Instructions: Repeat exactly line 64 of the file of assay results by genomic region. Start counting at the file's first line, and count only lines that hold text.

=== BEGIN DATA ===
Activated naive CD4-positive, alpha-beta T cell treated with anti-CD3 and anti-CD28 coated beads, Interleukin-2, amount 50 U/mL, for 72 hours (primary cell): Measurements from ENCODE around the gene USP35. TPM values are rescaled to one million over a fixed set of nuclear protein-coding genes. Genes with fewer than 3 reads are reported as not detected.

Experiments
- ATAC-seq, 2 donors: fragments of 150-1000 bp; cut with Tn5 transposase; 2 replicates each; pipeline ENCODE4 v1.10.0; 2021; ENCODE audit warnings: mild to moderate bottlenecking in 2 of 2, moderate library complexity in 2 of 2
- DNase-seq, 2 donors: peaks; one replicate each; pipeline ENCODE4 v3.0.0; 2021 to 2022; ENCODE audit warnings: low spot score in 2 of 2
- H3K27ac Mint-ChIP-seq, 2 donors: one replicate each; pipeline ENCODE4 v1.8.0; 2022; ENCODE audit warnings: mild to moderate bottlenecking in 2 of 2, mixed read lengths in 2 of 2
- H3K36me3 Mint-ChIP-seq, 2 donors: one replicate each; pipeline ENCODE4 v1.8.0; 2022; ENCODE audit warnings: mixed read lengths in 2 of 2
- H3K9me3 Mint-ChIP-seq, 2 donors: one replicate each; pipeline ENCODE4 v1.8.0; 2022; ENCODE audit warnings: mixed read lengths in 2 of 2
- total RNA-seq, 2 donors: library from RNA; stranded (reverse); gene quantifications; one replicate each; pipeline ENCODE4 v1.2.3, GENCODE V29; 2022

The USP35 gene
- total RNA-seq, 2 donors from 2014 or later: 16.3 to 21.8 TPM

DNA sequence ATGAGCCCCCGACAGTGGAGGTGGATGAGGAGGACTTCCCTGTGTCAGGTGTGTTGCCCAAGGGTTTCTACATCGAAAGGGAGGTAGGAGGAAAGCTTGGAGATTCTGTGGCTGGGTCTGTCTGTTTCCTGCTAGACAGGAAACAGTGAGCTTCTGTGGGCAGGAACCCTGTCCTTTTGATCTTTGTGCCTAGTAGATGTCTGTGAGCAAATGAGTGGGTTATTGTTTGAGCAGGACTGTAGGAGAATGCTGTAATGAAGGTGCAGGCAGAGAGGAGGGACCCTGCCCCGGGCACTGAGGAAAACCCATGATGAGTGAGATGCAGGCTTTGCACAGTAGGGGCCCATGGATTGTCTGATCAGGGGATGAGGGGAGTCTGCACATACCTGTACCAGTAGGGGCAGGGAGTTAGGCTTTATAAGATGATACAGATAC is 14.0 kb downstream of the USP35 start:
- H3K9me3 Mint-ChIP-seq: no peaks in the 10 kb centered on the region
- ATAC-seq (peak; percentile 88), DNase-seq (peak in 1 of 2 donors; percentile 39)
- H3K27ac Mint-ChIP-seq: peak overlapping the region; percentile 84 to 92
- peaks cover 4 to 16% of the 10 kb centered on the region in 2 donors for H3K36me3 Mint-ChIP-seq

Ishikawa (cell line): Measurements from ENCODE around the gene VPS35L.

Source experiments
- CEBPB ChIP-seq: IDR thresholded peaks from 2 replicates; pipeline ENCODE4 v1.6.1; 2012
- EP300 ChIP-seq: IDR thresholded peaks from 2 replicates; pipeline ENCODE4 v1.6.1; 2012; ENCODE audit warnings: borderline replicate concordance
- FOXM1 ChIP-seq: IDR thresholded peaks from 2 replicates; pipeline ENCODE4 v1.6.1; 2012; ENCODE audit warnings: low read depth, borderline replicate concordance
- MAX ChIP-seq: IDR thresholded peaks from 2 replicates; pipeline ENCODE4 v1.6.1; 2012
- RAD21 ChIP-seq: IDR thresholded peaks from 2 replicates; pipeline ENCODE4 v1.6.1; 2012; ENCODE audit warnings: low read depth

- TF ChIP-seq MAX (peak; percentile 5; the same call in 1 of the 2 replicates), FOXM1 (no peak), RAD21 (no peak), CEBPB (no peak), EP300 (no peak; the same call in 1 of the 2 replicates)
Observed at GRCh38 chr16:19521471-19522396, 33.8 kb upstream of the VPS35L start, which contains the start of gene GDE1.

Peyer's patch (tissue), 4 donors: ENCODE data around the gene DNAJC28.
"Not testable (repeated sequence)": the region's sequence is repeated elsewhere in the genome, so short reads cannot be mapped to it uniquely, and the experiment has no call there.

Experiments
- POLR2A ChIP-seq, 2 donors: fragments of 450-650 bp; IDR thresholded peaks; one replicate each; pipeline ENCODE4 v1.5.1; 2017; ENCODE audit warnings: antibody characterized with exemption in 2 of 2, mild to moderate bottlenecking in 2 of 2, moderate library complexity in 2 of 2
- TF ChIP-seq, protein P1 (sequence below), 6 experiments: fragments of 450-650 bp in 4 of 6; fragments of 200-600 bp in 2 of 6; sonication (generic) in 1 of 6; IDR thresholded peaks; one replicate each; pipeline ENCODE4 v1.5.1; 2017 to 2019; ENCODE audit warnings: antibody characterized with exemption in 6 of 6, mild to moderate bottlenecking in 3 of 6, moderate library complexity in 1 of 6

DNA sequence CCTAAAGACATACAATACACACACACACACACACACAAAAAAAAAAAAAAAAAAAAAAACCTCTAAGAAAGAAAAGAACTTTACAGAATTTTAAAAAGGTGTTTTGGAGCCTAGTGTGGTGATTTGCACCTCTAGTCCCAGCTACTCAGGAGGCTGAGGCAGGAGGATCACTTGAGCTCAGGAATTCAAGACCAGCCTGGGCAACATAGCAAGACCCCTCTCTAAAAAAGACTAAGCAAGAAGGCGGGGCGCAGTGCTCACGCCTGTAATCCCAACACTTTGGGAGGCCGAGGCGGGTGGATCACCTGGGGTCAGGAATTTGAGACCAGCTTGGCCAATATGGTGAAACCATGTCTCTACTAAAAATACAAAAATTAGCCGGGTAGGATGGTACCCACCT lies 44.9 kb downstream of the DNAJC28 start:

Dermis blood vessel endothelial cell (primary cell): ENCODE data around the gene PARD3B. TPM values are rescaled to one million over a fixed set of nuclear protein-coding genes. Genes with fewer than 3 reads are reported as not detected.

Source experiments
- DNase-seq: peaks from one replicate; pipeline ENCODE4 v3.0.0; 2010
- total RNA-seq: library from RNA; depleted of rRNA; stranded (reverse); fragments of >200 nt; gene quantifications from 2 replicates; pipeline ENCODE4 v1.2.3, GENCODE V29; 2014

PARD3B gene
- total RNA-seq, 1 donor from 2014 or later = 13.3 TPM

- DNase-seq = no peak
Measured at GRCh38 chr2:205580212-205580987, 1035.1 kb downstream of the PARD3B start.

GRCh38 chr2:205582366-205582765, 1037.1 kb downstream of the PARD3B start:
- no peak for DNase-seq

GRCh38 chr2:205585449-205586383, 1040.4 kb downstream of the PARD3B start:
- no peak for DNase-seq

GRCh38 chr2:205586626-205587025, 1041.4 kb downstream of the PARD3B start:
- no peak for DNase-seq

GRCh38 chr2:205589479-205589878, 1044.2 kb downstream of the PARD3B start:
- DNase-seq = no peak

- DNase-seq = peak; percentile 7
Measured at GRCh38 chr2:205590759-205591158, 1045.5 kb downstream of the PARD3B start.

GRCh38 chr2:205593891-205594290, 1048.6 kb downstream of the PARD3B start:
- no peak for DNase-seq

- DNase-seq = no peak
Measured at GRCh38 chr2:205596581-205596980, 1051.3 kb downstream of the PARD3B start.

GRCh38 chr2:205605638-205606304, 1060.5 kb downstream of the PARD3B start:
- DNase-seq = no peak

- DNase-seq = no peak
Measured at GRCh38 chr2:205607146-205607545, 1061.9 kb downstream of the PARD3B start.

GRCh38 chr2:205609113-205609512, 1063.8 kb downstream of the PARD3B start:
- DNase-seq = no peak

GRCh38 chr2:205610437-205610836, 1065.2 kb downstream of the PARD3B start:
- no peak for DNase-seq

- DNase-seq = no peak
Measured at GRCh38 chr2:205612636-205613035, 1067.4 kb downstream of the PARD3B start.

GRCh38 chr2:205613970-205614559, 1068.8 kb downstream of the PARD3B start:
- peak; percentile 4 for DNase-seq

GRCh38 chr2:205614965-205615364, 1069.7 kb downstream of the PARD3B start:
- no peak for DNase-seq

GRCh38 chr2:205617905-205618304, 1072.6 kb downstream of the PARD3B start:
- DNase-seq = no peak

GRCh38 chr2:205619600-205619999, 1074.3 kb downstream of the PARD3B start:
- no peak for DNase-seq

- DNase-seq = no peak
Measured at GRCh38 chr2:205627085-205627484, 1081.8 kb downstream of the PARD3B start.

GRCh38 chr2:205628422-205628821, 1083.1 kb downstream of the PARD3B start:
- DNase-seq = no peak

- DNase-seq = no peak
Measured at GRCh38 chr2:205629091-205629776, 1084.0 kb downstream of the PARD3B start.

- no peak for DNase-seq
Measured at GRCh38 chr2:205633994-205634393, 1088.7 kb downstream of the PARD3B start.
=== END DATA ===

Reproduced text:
- peak; percentile 4 for DNase-seq